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HIV Cure Is Closer As Patient's Full Recovery Inspires New Research

After Timothy Ray Brown became the first person to be cured of HIV, scientists became more optimistic that they could find other ways to cure patients. Two of the most promising possibilities include a vaccine and gene therapy that would re-engineer the immune system.

Am I A Tissue Donor, Too?

NPR's Joseph Shapiro knew he had signed up to be an organ donor, but he didn't realize the red heart on his driver's license signifies that he also agreed to donate his tendons, bones, veins and other tissue.
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The Evolution Of AIDS Activism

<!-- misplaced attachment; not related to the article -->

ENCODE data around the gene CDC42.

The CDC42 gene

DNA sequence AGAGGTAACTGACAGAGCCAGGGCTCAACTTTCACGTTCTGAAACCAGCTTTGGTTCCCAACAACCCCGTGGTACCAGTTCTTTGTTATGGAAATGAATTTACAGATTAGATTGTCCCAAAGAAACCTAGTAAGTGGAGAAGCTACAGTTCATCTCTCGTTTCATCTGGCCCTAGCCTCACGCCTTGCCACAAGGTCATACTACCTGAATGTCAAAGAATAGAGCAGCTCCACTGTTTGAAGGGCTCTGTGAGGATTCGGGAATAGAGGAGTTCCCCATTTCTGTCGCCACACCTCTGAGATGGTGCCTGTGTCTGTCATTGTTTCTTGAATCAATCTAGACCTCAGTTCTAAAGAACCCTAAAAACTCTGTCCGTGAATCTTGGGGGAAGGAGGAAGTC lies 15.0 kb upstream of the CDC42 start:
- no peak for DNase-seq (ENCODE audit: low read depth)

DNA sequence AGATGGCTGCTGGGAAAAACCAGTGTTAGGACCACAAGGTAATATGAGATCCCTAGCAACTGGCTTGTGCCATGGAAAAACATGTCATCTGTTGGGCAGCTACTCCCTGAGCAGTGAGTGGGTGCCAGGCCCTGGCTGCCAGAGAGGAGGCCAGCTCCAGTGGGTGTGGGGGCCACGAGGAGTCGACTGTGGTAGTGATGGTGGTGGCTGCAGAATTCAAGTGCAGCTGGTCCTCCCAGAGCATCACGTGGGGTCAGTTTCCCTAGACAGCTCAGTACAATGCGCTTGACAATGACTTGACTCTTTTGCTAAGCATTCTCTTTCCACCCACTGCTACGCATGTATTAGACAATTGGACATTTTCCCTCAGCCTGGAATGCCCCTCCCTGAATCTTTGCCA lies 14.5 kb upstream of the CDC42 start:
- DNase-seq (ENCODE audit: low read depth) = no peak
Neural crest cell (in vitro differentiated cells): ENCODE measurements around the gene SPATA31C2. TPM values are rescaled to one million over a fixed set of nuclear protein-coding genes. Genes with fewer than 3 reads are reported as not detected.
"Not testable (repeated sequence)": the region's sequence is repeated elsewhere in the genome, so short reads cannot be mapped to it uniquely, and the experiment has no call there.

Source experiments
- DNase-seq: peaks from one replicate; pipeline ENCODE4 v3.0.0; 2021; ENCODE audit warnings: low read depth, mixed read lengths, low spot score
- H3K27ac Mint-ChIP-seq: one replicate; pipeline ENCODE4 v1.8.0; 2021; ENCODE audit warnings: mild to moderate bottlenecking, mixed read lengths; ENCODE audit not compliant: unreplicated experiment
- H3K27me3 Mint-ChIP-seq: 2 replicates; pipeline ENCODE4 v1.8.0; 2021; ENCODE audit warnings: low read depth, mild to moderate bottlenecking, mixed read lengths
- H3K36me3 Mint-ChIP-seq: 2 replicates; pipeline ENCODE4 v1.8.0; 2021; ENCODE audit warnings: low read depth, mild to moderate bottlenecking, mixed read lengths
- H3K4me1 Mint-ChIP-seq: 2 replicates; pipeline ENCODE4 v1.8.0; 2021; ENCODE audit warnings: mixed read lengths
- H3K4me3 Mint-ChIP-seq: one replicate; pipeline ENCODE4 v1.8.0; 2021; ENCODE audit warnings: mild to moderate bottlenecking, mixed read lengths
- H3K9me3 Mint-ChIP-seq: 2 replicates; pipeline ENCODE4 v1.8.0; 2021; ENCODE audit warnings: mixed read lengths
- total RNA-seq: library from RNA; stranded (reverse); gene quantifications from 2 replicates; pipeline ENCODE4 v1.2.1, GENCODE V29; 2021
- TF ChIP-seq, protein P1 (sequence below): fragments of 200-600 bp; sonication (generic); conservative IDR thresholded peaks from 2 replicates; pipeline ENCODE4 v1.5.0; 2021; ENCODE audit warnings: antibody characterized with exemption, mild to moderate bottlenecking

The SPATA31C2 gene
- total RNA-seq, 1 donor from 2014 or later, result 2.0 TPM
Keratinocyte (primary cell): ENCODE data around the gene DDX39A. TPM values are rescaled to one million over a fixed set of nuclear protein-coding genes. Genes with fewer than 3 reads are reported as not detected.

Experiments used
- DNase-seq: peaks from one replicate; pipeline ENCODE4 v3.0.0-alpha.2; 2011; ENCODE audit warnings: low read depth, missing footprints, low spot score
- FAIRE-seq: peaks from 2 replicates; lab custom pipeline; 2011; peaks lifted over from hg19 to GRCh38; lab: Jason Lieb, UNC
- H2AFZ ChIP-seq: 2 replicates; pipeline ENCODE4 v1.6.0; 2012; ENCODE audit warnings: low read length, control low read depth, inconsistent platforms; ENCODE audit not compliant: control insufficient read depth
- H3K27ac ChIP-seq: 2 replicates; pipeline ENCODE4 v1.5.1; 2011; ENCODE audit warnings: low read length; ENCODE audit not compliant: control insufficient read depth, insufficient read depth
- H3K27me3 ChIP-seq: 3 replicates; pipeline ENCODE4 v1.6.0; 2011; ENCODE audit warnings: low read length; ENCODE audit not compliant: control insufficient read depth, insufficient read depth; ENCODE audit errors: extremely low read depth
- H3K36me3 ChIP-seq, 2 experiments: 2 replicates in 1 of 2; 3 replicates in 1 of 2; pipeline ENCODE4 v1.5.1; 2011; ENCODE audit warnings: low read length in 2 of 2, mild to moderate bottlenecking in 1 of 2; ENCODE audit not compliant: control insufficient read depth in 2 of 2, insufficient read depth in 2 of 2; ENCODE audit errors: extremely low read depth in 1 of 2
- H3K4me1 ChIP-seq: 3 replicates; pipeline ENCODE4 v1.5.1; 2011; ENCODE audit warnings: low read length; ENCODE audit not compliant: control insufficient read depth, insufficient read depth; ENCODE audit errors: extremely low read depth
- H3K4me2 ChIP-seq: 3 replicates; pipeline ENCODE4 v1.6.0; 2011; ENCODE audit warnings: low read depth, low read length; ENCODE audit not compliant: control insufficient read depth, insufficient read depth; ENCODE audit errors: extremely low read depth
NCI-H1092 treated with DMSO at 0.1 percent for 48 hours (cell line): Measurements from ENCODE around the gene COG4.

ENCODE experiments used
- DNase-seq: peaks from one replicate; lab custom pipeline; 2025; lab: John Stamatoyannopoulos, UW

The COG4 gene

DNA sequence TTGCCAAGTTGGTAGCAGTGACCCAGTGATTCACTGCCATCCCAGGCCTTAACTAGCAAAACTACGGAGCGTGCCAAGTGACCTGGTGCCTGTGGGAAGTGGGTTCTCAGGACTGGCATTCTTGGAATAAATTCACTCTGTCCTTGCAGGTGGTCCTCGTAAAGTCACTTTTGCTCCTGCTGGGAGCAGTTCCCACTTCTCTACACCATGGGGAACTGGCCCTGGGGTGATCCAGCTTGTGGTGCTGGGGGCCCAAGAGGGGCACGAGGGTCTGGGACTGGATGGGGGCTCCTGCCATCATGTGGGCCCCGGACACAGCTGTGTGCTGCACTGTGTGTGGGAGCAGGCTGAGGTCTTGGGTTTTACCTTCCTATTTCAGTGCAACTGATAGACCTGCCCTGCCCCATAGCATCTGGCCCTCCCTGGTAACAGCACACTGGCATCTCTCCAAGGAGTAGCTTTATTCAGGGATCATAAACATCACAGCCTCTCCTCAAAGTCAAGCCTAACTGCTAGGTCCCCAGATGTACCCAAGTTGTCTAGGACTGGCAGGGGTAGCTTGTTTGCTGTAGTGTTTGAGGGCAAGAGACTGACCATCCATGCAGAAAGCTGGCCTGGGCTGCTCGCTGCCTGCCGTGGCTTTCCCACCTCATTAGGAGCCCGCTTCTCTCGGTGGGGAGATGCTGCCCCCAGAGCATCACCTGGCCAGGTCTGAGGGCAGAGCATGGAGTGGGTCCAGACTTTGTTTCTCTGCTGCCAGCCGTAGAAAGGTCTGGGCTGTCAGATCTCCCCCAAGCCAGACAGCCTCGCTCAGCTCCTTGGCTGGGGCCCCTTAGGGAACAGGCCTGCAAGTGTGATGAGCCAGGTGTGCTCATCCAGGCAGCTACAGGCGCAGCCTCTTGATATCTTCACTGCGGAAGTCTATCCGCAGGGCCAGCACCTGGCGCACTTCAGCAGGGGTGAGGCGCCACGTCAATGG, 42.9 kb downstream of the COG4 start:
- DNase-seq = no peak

Next week's International AIDS Conference in Washington is the first of its kind on American soil in more than 20 years. Find out what U.S. policies had to change to allow such a gathering.


Hot Or Not? Potato Board Tries To Un-Dud The Spud

Potato consumption has been slipping due to renewed concerns among some Americans about eating too many carbohydrates. Now the U.S. Potato Board hopes it can recast the potato as a glamorous, nutritious vegetable.

When It Comes To HIV, Black, Gay Men Most At Risk

Black gay and bisexual men now account for one in four new HIV infections in America, according to a new report by the Black AIDS Institute. Host Michel Martin speaks with director Phill Wilson about what's behind this alarming trend. Martin is also joined by Cornelius Jones, an HIV-positive artist.

FDA Approves Second Diet Drug In A Month

Qsymia was approved for treating obese adults or those who are overweight and have one weight-related condition, such as diabetes, high blood pressure or high cholesterol. The drug can cause birth defects and will only be sold through approved mail-order pharmacies.